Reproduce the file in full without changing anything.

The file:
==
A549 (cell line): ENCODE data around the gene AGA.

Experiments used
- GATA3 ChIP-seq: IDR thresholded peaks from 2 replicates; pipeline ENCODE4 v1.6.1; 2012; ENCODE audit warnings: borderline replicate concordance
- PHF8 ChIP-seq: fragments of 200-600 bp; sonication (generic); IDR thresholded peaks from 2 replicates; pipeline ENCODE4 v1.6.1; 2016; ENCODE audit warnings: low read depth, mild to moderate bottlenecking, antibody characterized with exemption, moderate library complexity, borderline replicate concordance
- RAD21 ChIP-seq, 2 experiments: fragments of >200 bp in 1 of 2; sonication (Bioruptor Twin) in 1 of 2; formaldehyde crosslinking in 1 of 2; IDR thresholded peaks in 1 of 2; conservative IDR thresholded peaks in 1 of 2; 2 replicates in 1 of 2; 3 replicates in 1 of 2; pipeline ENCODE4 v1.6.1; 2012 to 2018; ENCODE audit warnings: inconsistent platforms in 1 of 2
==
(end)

A549 (cell line): ENCODE data around the gene AGA.

Experiments used
- GATA3 ChIP-seq: IDR thresholded peaks from 2 replicates; pipeline ENCODE4 v1.6.1; 2012; ENCODE audit warnings: borderline replicate concordance
- PHF8 ChIP-seq: fragments of 200-600 bp; sonication (generic); IDR thresholded peaks from 2 replicates; pipeline ENCODE4 v1.6.1; 2016; ENCODE audit warnings: low read depth, mild to moderate bottlenecking, antibody characterized with exemption, moderate library complexity, borderline replicate concordance
- RAD21 ChIP-seq, 2 experiments: fragments of >200 bp in 1 of 2; sonication (Bioruptor Twin) in 1 of 2; formaldehyde crosslinking in 1 of 2; IDR thresholded peaks in 1 of 2; conservative IDR thresholded peaks in 1 of 2; 2 replicates in 1 of 2; 3 replicates in 1 of 2; pipeline ENCODE4 v1.6.1; 2012 to 2018; ENCODE audit warnings: inconsistent platforms in 1 of 2